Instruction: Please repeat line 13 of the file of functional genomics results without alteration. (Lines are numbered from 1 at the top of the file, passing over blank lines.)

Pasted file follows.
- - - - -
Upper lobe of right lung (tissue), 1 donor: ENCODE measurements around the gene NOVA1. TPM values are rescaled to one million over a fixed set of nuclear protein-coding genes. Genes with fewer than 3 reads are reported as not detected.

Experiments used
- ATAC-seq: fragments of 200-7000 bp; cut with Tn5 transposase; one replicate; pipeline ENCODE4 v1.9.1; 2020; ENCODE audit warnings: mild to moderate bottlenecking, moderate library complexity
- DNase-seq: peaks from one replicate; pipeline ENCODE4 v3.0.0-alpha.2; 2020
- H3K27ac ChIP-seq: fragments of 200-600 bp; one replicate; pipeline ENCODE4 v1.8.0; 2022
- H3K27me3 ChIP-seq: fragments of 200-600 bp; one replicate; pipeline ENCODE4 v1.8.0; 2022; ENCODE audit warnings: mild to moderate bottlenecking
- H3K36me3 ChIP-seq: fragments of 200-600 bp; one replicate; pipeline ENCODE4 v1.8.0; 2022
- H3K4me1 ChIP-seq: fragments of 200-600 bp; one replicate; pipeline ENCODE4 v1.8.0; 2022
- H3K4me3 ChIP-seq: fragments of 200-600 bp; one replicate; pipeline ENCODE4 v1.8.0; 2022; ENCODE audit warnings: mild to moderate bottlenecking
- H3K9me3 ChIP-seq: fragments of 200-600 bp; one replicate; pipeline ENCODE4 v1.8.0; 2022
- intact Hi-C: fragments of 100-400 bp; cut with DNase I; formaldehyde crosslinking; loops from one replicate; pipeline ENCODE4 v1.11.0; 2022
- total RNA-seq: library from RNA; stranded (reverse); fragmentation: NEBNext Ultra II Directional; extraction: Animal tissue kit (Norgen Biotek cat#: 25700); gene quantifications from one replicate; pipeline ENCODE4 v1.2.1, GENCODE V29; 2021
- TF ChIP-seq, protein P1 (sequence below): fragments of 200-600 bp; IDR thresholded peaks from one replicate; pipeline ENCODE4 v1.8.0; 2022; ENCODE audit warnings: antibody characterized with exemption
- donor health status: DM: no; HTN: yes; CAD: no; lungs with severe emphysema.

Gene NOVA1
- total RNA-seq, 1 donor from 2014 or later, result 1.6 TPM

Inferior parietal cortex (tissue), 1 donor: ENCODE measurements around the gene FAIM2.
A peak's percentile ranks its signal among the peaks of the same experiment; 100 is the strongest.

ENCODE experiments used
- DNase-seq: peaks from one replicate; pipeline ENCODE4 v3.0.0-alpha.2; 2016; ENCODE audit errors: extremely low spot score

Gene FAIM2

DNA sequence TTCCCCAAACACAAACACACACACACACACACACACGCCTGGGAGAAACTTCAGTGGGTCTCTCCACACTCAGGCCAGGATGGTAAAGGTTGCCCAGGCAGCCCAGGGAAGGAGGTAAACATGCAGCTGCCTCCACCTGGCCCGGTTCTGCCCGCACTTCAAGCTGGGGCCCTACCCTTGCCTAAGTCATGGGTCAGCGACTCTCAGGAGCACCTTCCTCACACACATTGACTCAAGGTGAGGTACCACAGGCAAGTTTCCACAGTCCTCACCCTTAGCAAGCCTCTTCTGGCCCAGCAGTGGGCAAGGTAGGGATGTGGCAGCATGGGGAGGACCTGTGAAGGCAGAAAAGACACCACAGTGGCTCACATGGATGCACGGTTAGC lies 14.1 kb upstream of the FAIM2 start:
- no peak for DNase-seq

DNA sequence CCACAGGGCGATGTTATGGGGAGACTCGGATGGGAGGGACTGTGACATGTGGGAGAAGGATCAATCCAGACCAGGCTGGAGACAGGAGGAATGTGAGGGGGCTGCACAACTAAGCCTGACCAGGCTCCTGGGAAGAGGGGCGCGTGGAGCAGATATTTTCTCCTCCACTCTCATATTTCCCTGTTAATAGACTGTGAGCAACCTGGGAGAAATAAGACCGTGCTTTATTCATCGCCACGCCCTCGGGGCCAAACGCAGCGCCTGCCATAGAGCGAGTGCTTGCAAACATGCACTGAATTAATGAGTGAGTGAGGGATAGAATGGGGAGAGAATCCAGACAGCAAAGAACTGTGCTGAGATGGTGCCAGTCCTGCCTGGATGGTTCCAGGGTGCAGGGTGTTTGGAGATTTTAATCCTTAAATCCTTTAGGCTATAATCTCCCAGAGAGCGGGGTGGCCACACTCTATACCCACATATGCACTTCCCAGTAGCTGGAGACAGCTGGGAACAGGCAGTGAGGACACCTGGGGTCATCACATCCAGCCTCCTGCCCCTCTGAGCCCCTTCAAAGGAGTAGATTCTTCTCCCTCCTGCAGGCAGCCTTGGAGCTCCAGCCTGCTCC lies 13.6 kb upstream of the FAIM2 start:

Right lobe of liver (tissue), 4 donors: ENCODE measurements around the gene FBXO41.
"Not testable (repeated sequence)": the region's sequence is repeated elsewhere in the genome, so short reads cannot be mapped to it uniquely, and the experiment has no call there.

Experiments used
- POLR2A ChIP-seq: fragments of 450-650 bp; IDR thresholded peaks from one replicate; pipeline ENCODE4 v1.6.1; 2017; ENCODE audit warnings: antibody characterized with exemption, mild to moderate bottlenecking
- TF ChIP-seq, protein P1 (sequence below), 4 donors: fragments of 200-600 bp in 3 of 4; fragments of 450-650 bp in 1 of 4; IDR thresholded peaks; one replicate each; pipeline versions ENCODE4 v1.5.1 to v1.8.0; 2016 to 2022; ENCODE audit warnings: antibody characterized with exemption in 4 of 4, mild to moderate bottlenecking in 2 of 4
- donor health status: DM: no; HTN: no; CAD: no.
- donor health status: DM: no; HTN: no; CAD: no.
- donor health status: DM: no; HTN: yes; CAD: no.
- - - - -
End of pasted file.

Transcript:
- TF ChIP-seq, protein P1 (sequence below): fragments of 200-600 bp; IDR thresholded peaks from one replicate; pipeline ENCODE4 v1.8.0; 2022; ENCODE audit warnings: antibody characterized with exemption